Grandy wants the building that one day may sit on this land to integrate into the city’s vision for a walkable downtown Niceville. The City’s Community Redevelopment Agency (CRA) has put a plan for the area online. 

The Florida Redevelopment Association has a long explanation of what a CRA is here

The short version is that a government agency (this CRA is under the City Council of Niceville and has a board made up of the city council. The City Manager is the CRA Director) freezes the property’s taxing value. Tax revenues collected over and above the frozen value of the property are required to be used within the CRA’s borders to improve the area and as a way to ‘kick start’ economic activity in the designated zone. Destin (the harbor), Crestview (downtown), and Fort Walton Beach (downtown) also have CRAs. 

a map of parcels of land.
The redevelopment district the city has decided on runs from Bayshore avenue in the southwest to John Sims Parkway in the northeast. The parcel with the old warehouse is the largest parcel in blue.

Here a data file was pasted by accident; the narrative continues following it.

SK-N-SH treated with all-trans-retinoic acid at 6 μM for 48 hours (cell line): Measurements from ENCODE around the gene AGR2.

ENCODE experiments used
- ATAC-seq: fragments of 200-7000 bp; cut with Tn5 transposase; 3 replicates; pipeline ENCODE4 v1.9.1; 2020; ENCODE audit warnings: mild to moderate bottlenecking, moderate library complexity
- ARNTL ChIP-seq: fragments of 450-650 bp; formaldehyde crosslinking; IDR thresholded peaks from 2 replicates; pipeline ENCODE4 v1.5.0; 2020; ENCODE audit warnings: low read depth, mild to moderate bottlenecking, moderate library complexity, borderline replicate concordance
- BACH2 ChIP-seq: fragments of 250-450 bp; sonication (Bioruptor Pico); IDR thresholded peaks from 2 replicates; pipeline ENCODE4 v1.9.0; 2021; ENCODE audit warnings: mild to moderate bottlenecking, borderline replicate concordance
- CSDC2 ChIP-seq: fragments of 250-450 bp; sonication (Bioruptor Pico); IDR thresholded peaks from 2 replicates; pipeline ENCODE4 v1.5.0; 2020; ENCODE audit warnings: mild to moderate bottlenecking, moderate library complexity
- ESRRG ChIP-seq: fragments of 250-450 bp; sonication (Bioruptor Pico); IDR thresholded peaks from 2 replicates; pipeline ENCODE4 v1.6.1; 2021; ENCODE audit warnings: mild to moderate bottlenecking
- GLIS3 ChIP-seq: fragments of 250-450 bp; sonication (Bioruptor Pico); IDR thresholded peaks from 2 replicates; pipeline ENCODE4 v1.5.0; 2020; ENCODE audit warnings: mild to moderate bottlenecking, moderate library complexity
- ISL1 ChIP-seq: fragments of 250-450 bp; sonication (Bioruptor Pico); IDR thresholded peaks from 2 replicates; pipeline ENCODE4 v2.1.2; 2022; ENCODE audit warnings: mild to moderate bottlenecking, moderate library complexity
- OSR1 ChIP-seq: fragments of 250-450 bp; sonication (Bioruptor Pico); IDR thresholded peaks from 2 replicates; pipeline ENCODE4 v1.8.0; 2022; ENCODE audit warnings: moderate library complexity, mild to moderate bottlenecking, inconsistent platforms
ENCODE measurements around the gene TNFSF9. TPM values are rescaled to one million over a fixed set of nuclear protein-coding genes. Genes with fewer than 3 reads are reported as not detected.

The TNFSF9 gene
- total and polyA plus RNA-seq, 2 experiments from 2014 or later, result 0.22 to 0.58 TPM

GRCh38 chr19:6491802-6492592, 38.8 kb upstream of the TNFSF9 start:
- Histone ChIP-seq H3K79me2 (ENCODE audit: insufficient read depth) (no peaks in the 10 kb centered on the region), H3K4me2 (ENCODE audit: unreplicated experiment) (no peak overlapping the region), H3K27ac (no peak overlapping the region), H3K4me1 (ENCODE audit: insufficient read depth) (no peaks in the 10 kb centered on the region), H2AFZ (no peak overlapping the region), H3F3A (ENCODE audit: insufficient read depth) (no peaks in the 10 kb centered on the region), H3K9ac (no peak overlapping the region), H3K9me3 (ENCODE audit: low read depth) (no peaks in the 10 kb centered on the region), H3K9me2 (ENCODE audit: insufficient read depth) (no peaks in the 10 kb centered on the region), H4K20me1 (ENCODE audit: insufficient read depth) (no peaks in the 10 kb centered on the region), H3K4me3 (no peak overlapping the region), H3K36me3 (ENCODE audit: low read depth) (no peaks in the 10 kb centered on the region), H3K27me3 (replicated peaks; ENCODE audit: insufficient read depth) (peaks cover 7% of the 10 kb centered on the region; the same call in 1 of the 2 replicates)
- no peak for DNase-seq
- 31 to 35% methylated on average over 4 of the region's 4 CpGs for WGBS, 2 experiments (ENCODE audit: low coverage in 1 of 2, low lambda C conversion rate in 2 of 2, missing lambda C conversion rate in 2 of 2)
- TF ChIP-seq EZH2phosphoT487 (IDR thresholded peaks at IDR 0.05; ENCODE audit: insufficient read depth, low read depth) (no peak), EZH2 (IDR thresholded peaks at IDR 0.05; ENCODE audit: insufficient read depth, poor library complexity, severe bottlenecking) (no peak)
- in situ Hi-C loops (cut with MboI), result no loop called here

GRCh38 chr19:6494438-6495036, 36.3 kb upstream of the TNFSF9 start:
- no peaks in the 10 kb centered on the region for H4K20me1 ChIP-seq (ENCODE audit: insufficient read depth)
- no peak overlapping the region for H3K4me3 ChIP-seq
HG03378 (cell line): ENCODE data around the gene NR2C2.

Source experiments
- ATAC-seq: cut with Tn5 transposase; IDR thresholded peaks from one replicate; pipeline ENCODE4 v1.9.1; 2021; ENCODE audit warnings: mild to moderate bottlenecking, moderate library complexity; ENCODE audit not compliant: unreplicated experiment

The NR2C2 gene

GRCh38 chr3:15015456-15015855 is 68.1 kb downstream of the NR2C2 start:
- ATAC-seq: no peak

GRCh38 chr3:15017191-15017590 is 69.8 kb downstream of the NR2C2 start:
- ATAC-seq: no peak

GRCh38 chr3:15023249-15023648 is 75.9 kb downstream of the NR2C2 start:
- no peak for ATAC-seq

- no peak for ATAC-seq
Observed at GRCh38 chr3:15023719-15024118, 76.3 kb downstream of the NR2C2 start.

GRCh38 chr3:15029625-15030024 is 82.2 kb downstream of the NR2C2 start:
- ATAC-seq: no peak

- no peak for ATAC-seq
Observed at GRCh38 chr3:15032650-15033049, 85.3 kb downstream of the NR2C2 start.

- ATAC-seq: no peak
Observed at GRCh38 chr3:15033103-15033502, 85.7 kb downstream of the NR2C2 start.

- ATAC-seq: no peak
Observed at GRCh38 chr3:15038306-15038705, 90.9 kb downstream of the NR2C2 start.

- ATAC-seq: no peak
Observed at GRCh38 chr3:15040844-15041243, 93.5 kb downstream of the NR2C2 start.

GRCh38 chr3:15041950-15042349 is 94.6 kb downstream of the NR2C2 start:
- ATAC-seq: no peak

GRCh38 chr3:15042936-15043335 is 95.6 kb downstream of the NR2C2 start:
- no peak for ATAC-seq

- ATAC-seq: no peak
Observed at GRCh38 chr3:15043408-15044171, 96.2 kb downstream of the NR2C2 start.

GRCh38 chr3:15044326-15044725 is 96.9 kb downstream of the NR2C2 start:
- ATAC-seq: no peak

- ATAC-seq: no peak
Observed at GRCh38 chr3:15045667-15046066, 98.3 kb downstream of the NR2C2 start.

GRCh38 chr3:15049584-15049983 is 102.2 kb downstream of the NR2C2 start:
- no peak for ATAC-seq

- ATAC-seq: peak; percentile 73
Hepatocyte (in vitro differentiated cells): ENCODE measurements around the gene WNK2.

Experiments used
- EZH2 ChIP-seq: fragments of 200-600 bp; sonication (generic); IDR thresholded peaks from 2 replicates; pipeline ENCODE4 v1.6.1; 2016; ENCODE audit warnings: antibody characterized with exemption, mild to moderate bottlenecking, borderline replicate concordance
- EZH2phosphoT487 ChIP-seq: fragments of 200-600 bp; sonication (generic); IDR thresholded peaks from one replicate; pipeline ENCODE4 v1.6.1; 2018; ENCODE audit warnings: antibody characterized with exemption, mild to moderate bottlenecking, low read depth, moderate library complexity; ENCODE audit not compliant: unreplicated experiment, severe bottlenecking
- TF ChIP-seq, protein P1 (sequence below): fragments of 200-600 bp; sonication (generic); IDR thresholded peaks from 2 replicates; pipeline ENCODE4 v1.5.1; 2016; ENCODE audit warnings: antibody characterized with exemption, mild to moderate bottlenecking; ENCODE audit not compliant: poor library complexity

The City “intend[s] to redevelop this whole area bring Bayshore north, they’ll block it off at the water, bring it up around this building and come back down. [They won’t] allow through traffic. And it would just be an open area with shops, restaurants, hopefully, [an] event center. And then, of course, a water view and a landing. So the intent would be everyone come out here. We’ll have festivals and events going on regularly,” Grandy added, “So I can’t foresee it being a negative thing because the people in the area need a place to be and gather and then we don’t have the Mullet Festival, anymore. So this is this is the next best thing. With an even prettier view.”